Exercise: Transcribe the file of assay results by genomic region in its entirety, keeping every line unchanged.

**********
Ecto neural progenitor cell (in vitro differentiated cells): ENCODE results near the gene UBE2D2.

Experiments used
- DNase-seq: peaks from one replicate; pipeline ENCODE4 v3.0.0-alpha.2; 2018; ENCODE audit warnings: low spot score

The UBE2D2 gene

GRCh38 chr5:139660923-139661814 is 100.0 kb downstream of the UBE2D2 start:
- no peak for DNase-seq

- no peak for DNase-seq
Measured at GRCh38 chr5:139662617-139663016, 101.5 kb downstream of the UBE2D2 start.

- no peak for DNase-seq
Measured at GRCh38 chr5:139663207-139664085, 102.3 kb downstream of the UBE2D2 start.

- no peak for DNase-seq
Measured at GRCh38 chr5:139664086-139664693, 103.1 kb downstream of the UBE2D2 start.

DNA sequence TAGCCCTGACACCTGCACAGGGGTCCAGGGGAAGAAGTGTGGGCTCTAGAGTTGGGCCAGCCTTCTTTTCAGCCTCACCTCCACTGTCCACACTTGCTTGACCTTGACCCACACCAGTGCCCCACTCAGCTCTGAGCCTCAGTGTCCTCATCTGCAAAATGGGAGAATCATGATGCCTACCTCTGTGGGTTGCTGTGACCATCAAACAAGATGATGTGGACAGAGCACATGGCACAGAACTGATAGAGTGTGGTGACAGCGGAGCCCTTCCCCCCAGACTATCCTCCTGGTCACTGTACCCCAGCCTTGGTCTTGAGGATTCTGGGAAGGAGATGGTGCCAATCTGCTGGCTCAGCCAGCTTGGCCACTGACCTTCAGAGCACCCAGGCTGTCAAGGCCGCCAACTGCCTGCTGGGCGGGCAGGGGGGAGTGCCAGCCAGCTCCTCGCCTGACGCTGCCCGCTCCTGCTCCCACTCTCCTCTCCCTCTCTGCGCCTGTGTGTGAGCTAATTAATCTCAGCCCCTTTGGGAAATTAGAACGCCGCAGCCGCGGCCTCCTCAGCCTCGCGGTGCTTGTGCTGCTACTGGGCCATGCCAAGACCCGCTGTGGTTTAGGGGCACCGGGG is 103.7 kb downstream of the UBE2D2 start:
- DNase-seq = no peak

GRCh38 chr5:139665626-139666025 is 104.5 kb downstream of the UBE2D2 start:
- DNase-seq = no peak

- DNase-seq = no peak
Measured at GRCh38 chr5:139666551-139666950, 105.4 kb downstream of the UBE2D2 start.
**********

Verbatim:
Ecto neural progenitor cell (in vitro differentiated cells): ENCODE results near the gene UBE2D2.

Experiments used
- DNase-seq: peaks from one replicate; pipeline ENCODE4 v3.0.0-alpha.2; 2018; ENCODE audit warnings: low spot score

The UBE2D2 gene

GRCh38 chr5:139660923-139661814 is 100.0 kb downstream of the UBE2D2 start:
- no peak for DNase-seq

- no peak for DNase-seq
Measured at GRCh38 chr5:139662617-139663016, 101.5 kb downstream of the UBE2D2 start.

- no peak for DNase-seq
Measured at GRCh38 chr5:139663207-139664085, 102.3 kb downstream of the UBE2D2 start.

- no peak for DNase-seq
Measured at GRCh38 chr5:139664086-139664693, 103.1 kb downstream of the UBE2D2 start.

DNA sequence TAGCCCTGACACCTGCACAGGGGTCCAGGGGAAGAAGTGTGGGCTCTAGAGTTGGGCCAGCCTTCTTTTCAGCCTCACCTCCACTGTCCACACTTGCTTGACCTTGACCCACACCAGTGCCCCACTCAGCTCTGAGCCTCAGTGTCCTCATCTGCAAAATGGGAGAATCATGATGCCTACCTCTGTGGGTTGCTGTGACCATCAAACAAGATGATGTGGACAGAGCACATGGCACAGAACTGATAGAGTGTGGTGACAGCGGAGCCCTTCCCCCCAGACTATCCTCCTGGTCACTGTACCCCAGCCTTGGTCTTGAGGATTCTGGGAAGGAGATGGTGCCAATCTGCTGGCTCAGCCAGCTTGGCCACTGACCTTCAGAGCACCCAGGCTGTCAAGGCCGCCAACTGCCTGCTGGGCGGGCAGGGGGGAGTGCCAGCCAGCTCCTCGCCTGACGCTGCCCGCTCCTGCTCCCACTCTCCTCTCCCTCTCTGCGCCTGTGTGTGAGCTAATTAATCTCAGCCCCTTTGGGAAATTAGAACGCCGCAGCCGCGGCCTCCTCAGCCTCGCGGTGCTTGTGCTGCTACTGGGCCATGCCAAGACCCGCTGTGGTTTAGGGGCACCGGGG is 103.7 kb downstream of the UBE2D2 start:
- DNase-seq = no peak

GRCh38 chr5:139665626-139666025 is 104.5 kb downstream of the UBE2D2 start:
- DNase-seq = no peak

- DNase-seq = no peak
Measured at GRCh38 chr5:139666551-139666950, 105.4 kb downstream of the UBE2D2 start.